Ethiopia's famous World Heritage Site occupied by rebels

Ethiopia’s famous World Heritage Site occupied by rebels. Image credit: AdobeStock

Ethiopia’s famous World Heritage Site occupied by rebels

(Partner Content) Also known as one of the most popular UNESCO sites in Ethiopia, the Lalibela rock churches were recently overtaken by Tigray rebels.

Ethiopia's famous World Heritage Site occupied by rebels

Ethiopia’s famous World Heritage Site occupied by rebels. Image credit: AdobeStock

Rebels from the Ethiopian region of Tigray captured the ancient city of Lalibela, a UNESCO World Heritage Site. 

The city of Lalibela was once known as a large and prosperous area that was claimed to be the “second Jerusalem” thanks to the legendary King Lalibela. During the 12th century, this Christian king ordered his people to build a new Jerusalem that consisted of 11 churches.

Although most churches are stand-alone buildings or carved into cliffs, King Lalibela took it one step further and made rock-hewn churches straight into the ground. The river in Lalibela still bears the name Jordan as a nod to the religious site. 

These interconnected churches provided a safe space for the king’s people to pray without fearing an invasion from invaders, and ultimately, became a famous attraction. In fact, thanks to its status as a UNESCO World Heritage Site, many tourists have obtained their Ethiopia visa online just to see these churches!

Unfortunately, these ancient sites are in trouble. The Tigray War, which started in November 2020 in Ethiopia’s north region, originally began as an armed conflict between the Tigray People’s Liberation Front (also known as the TPLF) and Ethiopia’s national defense force.

In recent months, the fighting has spread into the neighboring regions of Afar, and Amhara, where the famous Lalibela churches are located. 

After a swift takeover, the UNESCO World Heritage site was seized by Tigray rebels on August 5th.

Lalibela’s deputy mayor, Mandefro Tadesse, stated, “This is the world’s heritage, and we must cooperate to guarantee that this treasure is preserved.” 

The United States, United Nations, and other governments have spoken out about the conflict, calling on the rebels to respect the cultural heritage and end hostilities.

Echoing these sentiments is Amhara deputy president Fanta Mandefro, who said, “It’s beyond imagination to describe the current situation the displaced people are living in. It’s the rainy season, the conflict is continuing, it’s nonstop… The government is trying to defend and to stop the TPLF but it is very difficult.”

Other UNESCO sites caught in crossfire

The churches of Lalibela aren’t the only World Heritage Sites that are occupied by the Tigray rebels.

The town of Aksum, located in the Tigray region, was once a popular spot for tourism until the war broke out at the end of 2020. The town was known as the historic capital of the Aksumite Empire, with a handful of historic relics and monuments that have stood the test of time.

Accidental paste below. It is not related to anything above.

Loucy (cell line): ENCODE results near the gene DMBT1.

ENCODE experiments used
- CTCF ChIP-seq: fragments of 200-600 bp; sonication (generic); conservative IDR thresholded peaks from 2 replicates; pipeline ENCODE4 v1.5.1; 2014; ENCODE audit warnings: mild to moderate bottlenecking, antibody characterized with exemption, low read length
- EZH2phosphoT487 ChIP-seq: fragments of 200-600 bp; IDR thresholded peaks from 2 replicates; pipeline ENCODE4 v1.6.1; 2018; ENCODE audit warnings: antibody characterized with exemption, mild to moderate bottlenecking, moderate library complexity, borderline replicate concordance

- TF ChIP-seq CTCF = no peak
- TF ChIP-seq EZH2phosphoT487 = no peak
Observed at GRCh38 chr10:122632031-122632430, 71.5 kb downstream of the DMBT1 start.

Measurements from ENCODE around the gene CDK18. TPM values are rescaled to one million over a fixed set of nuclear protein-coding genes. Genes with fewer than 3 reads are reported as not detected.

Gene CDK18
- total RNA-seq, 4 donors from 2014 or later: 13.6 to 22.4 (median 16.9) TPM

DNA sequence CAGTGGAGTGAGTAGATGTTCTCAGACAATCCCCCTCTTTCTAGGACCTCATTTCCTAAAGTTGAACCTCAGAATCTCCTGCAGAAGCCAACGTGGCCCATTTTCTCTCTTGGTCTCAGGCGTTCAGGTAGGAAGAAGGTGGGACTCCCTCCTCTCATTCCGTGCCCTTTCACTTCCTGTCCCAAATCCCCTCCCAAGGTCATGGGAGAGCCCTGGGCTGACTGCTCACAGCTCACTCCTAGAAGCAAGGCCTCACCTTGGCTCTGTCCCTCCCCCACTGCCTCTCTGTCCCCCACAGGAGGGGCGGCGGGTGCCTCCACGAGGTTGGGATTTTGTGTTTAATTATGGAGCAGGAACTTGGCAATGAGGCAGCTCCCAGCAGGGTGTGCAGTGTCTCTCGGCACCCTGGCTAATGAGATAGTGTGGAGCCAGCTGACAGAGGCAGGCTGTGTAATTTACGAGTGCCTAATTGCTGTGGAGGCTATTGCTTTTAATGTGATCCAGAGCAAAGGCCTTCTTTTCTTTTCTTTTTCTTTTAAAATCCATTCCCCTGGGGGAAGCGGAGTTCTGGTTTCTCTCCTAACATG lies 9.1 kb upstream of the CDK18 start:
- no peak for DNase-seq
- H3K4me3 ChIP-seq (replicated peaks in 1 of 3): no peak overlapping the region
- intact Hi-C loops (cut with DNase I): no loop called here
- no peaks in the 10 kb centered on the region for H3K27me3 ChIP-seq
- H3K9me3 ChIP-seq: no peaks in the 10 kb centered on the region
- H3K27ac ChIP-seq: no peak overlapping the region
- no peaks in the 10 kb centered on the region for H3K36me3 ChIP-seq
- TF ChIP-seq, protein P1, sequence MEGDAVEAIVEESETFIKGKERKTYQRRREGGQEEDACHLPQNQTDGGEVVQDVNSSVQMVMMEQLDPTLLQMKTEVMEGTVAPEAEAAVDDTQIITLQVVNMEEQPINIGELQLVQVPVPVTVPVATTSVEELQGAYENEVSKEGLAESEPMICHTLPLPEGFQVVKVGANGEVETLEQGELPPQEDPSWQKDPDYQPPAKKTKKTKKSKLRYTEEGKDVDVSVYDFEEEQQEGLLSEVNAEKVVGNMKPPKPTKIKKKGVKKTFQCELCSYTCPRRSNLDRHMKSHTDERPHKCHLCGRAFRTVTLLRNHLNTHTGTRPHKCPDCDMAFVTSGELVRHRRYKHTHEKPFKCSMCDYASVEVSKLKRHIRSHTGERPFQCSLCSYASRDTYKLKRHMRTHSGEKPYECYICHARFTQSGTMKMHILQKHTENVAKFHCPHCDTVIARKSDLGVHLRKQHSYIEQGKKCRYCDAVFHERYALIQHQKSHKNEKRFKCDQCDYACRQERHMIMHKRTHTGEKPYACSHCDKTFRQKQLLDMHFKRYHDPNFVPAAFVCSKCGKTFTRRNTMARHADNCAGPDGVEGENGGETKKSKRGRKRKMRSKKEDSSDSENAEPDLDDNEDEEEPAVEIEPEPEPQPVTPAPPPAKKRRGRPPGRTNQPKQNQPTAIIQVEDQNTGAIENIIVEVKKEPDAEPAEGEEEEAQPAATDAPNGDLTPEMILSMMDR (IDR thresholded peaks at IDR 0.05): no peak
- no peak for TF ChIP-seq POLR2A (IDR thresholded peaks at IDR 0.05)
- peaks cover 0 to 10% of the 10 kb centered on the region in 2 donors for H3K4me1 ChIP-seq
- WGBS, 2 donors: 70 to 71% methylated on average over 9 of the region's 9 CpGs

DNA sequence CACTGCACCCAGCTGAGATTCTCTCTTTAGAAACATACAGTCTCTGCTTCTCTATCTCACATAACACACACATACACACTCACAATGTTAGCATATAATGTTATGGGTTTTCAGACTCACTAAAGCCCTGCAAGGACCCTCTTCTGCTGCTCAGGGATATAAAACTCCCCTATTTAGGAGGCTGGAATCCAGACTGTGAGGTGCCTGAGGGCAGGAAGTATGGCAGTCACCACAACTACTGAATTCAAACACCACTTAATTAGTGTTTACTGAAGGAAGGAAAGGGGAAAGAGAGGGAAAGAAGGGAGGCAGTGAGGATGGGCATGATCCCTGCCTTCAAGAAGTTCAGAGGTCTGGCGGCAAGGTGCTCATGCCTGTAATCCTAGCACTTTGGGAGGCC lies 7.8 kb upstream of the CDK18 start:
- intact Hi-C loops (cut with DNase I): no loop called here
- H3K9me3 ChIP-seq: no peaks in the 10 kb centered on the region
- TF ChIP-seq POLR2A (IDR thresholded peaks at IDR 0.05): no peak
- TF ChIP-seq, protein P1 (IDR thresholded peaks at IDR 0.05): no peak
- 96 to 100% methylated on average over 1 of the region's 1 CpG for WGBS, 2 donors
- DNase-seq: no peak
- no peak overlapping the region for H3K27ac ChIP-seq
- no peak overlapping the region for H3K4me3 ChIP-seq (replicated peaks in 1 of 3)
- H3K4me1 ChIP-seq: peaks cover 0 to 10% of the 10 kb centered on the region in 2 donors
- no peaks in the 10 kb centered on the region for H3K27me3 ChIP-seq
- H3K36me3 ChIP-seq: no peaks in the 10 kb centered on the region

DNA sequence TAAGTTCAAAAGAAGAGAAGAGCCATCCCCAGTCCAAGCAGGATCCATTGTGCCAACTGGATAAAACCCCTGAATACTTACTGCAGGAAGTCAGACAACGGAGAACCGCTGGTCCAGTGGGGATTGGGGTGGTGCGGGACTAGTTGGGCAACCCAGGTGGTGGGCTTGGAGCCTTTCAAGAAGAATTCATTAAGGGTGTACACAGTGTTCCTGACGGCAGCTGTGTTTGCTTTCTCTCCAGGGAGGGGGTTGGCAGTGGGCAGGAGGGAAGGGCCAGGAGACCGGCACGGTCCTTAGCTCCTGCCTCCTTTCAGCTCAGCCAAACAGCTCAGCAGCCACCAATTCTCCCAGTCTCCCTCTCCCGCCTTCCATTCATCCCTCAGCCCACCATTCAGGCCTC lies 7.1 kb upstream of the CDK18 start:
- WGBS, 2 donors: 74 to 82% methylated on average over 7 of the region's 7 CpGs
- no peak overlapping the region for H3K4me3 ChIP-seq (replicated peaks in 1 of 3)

The most famous attractions in Aksum are the steles and obelisks, some of which are 1,700 years old. These steles are a symbol of the Ethiopian people’s identity and can be found in the Northern Stelae Park.

The Fasil Ghebbi Fortress, located in the Amhara Region (the same region where the Lalibela churches are found), once served as the home of Ethiopian emperors during the 16th and 17th centuries. 

The entire complex of castles, palaces, and temples behind 900 meter-long fortress walls is distinguished by its unique characteristics. Reflecting a variety of cultures and styles, the fortress city was influenced by Nubian, Indian, Arab, and Baroque architecture. 

Which areas of Ethiopia are safe?

Although Tigray rebels may control the northern regions at the moment, there are many places in Ethiopia (both UNESCO World Heritage Sites and otherwise!) that are safe to visit.

Take, for example, the fortified historic city of Harar-Jugol. Often simplified to just Harar, this city goes by many other names, such as ‘the city of saints’ to ‘the open-air museum.’ 

Harar is so famous that many locals even consider it to be the fourth holiest city in Islam, after Mecca, Jerusalem, and Medina. The city has more than 80 mosques and 100 shrines, as well as a unique style of architecture for its residential buildings. 

Those looking to get in touch with nature (or archaeology) should consider the Lower Valley of the Omo. If the name looks familiar, that’s because it was the site where archaeologists found the jawbone of an Australopithecus man that was estimated to be some 2.5 million years old! Thanks to its status as an archaeological wonderland, this region was designated as a UNESCO World Heritage Site in 1980. 

Another spot worth mentioning is the sprawling Mago National Park, located in the Southern Nations, Nationalities, and Peoples’ Region and some 140 kilometers from Omo River. This national park is home to over 100 mammal species, although it is most famous for the huge herds of buffalo that roam the plains. 

Last but certainly not least is the small town of Yirga Alem in the southern part of Ethiopia. Also known as Diko Dalle to locals, this town is close to the ancient rock carvings of Manchiti and the epic Yabelo Wildlife Sanctuary.